These almshouses were built in 1898
by Richard Cadbury for the benefit
of the workers of Cadbury's.
During the Second World War the railings
were removed to support the war effort.
Over the ensuing years, damage to the
stonework resulting from the removal
has been extensive. As a reminder this
section has been left unrestored.
The project to replace these
railings and stonework
was undertaken by the
Trustees of Bournville Almshouse Trust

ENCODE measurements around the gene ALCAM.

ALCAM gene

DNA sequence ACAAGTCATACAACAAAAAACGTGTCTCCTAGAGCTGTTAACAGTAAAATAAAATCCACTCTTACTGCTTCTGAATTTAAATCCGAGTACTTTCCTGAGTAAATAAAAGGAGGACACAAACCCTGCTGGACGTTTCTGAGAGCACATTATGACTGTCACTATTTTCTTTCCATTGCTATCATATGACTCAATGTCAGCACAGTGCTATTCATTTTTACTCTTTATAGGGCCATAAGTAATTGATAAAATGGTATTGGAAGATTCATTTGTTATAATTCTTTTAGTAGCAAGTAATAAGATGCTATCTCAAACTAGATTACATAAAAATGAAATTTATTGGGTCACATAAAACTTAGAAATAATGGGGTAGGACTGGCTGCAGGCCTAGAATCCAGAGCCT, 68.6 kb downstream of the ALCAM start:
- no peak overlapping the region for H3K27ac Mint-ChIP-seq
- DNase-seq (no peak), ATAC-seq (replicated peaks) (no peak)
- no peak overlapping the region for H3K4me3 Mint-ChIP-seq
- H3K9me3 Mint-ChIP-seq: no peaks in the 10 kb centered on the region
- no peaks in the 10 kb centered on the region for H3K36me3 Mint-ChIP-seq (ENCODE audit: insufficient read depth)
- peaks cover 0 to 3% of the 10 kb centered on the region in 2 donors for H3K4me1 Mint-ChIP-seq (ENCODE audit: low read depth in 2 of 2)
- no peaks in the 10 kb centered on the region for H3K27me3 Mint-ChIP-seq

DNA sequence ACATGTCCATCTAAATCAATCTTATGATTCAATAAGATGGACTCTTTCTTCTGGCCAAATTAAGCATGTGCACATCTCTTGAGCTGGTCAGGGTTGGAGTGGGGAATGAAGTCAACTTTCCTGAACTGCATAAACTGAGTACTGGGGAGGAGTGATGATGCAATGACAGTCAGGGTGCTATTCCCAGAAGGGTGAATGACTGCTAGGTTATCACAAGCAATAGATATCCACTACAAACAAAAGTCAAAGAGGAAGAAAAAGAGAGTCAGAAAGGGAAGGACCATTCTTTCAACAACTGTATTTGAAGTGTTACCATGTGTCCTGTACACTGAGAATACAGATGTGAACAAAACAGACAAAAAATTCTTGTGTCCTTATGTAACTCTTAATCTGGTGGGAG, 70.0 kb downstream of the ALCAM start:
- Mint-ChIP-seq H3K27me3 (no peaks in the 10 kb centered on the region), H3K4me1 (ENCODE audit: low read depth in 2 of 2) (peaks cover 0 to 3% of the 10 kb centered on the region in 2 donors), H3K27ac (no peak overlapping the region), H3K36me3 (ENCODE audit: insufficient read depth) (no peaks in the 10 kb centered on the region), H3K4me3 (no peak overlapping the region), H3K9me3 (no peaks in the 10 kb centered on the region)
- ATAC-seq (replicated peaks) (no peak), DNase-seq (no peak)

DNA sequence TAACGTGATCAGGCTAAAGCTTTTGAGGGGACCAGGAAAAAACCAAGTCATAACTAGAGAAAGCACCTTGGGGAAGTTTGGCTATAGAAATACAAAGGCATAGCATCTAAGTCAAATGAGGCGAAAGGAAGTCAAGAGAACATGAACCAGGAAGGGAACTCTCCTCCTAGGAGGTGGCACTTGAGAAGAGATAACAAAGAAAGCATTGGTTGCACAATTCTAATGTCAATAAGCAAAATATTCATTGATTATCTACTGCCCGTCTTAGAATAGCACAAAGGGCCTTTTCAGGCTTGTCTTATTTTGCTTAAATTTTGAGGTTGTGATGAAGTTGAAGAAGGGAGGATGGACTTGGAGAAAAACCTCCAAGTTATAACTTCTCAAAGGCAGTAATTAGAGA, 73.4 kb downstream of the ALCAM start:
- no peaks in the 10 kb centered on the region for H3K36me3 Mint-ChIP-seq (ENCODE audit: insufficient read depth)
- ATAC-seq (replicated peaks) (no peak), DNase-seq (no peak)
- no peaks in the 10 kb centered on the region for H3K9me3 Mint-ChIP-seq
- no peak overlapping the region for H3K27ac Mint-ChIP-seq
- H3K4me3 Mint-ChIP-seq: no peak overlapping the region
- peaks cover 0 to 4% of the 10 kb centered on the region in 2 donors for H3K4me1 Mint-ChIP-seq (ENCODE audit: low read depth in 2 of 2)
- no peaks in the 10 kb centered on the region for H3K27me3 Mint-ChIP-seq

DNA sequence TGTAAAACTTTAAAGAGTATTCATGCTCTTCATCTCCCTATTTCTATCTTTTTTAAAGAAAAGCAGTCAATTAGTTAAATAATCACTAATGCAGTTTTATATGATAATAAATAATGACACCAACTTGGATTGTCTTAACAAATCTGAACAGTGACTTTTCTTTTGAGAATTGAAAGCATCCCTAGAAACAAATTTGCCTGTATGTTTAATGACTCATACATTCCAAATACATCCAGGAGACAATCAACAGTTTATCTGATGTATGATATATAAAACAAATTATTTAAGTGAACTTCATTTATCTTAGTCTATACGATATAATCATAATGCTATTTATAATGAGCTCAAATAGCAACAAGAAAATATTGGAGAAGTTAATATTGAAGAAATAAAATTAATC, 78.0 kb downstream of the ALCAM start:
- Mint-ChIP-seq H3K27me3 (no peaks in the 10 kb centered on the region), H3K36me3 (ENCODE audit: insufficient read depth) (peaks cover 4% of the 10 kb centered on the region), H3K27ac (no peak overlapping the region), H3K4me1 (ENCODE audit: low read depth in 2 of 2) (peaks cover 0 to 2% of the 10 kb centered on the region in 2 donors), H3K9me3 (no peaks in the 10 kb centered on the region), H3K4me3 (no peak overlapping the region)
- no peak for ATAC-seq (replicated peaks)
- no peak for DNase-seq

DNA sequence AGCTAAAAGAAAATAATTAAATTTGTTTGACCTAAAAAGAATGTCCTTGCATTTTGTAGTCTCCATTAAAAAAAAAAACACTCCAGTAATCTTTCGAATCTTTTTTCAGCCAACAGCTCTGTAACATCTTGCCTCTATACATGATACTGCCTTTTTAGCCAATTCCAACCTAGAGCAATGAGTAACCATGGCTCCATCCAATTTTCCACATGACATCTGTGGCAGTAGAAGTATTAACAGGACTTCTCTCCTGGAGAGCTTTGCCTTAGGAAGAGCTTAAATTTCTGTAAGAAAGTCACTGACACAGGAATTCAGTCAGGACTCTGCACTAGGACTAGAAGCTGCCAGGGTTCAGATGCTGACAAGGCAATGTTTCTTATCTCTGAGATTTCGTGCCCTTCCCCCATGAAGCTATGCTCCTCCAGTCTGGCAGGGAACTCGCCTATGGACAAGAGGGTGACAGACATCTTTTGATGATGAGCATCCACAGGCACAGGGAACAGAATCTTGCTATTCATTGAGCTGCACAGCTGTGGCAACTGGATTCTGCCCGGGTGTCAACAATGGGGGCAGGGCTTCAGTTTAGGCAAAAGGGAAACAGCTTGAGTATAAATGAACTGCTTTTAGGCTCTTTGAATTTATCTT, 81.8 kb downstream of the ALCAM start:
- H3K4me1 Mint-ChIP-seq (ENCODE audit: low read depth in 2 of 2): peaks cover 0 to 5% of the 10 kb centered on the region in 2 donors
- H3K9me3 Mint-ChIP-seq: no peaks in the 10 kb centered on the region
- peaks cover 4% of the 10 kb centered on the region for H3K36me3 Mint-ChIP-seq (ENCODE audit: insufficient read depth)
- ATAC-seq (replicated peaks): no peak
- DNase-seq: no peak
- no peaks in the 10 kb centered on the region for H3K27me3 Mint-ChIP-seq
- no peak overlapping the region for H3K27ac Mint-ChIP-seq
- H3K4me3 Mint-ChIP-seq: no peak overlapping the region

Richard Barrow Cadbury (29 August 1835 – 22 March 1899) was the second son of the Quaker John Cadbury, founder of Cadbury's cocoa and chocolate company.Together with his younger brother George he took over the family business in 1861 and in 1878 they acquired 14 acres (57,000 m²) of land in open country, four miles (6 km) south of Birmingham where they opened a new factory in 1879. Over the following years, more land was acquired and a model village was built for his workers which became known as Bournville.